The Caro-Kann is named after the European masters Horatio Caro and Marcus Kann. Of the two, Caro had the slightly more distinguished playing career, having participated in a number of strong tournaments around the year 1900.
It would be fair to say, though, that if it wasn’t for their contribution to opening theory their names would have sunk without trace in the annals of history. Individually, they are totally forgettable but together they have achieved great fame. As Raymond Keene put it, Caro and Kann have become as inseparable as Tweedledum and Tweedledee.
How Does The Caro-Kann Start?
The Caro-Kann defense opening is introduced by the moves 1.e4 c6 and has long been one of Black’s major defenses to 1.e4.
Starting position of the Caro-Kann Defense
The idea behind 1…c6 is simply to support the advance 2…d5. Now if White captures on d5 Black will be able to recapture with the pawn, maintaining an equal position in the centre. If Black had started with 1…d5 then this would not be possi- ble and he would have to recapture with a piece. This (1…d5) is the slightly less respectable Scandinavian Defence (otherwise known as the Centre Counter).
Is the Caro-Kann Opening Solid or Sharp?
In chess there are two distinct approaches to playing the opening with Black. The first is to try and negate White’s advantage of moving first through careful, no-nonsense play. The second, more risky strategy is to counterattack at once, concentrating more on one’s own ideas than on what White is doing.
The Caro-Kann, with the exception of one or two sidelines, belongs firmly to the first group. It is an opening that should appeal to those who like a solid structure with relatively easy development and do not consider a draw with Black to be an unmitigated disaster. This doesn’t mean that the game will not become complicated, just that the onus is mainly on White to sharpen things up.
Introducing The Caro-Kann (Brief Explanatory Video)
Caro-Kann Classical Variation (Old Mainline)
The Classical Variation of the Caro-Kann begins with the moves: 1.e4 c6 2.d4 d5 3.Nc3 dxe4 4.Nxe4 Bf5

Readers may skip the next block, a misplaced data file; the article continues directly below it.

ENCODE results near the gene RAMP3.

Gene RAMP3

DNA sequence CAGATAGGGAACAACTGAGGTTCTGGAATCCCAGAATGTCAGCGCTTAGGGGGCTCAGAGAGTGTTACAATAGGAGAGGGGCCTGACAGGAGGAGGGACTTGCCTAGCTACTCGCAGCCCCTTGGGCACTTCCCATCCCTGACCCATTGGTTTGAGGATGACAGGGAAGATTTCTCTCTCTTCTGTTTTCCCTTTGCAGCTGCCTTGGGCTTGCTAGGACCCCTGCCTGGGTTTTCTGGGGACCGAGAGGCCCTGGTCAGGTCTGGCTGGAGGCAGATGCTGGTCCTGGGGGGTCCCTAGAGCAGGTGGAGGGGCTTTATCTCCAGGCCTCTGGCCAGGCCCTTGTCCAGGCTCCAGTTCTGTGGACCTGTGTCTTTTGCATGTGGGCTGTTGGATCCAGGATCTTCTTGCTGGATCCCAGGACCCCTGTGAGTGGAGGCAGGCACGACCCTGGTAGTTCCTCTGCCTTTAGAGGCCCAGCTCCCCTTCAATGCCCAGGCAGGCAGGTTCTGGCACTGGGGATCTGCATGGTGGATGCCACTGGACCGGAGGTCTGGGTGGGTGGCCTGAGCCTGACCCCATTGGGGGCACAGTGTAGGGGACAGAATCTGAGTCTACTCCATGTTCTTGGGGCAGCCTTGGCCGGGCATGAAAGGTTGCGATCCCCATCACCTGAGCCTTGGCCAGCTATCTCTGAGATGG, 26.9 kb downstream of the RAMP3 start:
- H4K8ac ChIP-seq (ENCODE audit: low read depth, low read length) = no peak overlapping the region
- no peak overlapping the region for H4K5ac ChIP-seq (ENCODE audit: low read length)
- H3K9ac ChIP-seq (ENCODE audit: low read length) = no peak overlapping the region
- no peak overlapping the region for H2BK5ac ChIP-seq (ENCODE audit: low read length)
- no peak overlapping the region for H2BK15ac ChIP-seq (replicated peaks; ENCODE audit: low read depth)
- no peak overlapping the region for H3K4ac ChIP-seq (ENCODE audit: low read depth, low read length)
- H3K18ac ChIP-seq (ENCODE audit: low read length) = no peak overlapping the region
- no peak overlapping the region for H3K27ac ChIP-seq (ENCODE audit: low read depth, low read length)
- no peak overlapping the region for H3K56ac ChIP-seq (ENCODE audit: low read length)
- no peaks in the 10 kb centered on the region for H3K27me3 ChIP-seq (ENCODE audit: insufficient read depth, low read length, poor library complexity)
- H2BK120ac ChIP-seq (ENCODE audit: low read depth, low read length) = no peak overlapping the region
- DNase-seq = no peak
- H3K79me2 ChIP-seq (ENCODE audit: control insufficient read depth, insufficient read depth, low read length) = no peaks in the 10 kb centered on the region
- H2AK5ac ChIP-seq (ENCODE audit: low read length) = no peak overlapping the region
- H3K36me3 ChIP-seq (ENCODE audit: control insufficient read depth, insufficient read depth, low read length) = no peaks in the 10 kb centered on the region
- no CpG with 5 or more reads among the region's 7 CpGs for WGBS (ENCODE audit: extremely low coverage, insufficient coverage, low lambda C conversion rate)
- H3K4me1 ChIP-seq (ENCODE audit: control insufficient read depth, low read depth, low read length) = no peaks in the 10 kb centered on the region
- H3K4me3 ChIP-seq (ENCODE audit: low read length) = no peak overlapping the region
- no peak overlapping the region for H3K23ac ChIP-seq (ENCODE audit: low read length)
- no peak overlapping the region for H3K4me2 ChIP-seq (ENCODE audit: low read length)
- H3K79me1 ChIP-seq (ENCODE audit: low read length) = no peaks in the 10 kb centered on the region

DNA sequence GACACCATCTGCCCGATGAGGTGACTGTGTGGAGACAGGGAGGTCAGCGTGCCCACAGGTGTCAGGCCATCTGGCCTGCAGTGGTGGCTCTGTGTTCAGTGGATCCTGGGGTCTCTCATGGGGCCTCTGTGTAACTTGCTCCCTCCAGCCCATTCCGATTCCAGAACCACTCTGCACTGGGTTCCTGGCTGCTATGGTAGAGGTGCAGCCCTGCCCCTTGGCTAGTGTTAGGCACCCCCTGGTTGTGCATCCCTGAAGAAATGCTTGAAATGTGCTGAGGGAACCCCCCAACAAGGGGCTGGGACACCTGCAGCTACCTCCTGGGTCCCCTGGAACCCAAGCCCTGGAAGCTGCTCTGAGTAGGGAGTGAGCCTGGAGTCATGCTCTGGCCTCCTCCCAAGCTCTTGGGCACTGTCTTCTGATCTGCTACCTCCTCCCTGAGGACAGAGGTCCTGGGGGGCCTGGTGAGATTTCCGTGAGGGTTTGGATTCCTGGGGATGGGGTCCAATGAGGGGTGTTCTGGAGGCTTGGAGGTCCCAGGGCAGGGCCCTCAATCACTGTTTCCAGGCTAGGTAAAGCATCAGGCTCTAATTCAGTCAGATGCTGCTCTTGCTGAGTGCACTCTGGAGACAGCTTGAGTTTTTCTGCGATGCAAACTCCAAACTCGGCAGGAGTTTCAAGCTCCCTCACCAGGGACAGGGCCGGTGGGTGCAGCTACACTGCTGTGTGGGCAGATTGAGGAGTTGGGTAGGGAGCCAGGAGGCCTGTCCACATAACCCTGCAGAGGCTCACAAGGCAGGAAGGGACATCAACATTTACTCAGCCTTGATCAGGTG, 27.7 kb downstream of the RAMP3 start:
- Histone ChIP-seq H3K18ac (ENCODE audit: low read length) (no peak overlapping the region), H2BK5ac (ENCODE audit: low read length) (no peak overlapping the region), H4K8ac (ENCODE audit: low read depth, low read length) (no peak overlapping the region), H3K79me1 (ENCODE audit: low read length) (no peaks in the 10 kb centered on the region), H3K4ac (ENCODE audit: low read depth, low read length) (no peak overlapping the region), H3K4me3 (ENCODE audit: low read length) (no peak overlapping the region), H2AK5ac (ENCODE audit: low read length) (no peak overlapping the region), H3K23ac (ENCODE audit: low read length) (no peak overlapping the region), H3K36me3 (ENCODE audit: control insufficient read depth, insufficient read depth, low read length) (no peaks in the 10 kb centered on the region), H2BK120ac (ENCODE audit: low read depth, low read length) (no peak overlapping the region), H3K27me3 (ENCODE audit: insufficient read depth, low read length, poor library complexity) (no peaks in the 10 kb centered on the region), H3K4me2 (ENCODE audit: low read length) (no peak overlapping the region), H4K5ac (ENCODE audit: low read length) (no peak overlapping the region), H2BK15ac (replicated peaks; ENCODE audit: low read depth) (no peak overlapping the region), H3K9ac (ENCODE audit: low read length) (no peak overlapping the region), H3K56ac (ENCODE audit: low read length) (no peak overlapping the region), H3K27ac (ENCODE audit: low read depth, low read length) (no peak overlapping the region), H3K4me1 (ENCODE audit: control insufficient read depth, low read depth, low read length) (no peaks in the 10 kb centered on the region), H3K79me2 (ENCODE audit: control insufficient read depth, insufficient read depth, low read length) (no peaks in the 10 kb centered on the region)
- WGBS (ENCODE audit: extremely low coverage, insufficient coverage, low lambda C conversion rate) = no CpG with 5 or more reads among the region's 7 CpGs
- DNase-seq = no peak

The starting position of the Classical Variation
The Classical Caro-Kann, as the variation with 4…Bf5 is usually known, enjoys a reputation as one of the most rock-solid lines in chess. Although the variation has been spiced up a little in recent times, it is not played by those who are looking to win at all costs.
It is primarily a variation which Black employs when he wants to avoid defeat, or a variation you can employ against an aggressive player who you feel may overpress. In fact the variation is so solid that many white players, including myself, have changed their repertoire after failing on countless occasions to breech its defenses.
The Classical Caro-Kann has a great history. Many of the World Champions have employed it regularly such as Capablanca, Botvinnik, Petrosian, Karpov, the young Kasparov and the old Tal. But others such as Fischer and Alekhine steered clear of it. It was not their territory. Anand, Carlsen and Dreev are some of the modern day talents who use it.
Strategies in the Classical Variation
4…Bf5 is clearly a logical move. Black develops his bishop to its best diagonal with gain of tempo. One could hardly ask more of a move. Afterwards Black usually just develops as quickly as possible: …Nd7,
…Ngf6, …e7-e6, …Be7 (or d6) and …Qc7 are all typical moves, while he will usually need to play …h7-h6 when White starts to harass his bishop on g6. Black can castle either side and he will be looking to free his position with …c6-c5 at some point. On other occasions, especially when White has played e4, he may essay …b5 in order to wres- tle control of the d5-square from White. Black usually has a bit less space but it is rare that his pieces become so congested that they have to fight each other for the same squares.
White will normally advance his h-pawn to gain space on the kingside and exchange off light squared bishops. This is because he usually castles queenside and if he leaves the bishop on h7 pointing towards his king he may live to regret it. White’s main strategic aim is to establish a powerful knight on e5. Black will always be able to capture this piece but it usually means exchanging one disadvantage for an- other. One of White’s other aims will be simply to avoid excessive simplification.
In this first section we shall be looking at some of the lesser-played lines after 4…Bf5. Afterwards we move on to the old main lines while in the next chapter we shall look at the modern and (slightly) more dynamic way of playing the variation for Black.
As White has no good way to maintain his knight in the centre (5.Bd3 Qxd4) he has to move it. Occasionally 5.Nc5 is played. But on the vast majority of occasions White retreats to g3 in order to attack the bishop.
Funnily enough, if Black overlooked the threat to his bishop and played 5…Nf6 then after 6.Nxf5 he would still be able to save himself with 6…Qa5+ and 7…Qxf5. Black players, however, prefer to keep their strong bishop.
The main line is 6 h4 and that is the subject of the next section and the next chapter.
6.N1e2 received a thorough going over in the 1960 Tal-Botvinnik World Championship
TIP: Buy the book of this match. There are plenty of Caro-Kann’s and Tal was a wonderful writer.
Tal’s idea was to play Nf4, Be4 and sacrifice a piece on e6 (and he did manage this on one occasion) but the variation has been neutralized by the continuation 6…Nf6 7.Nf4 e5!:
a.) On 8.dxe5 Black should prefer 8…Qa5+ followed by 9…Qxe5 to exchanging queens on d1.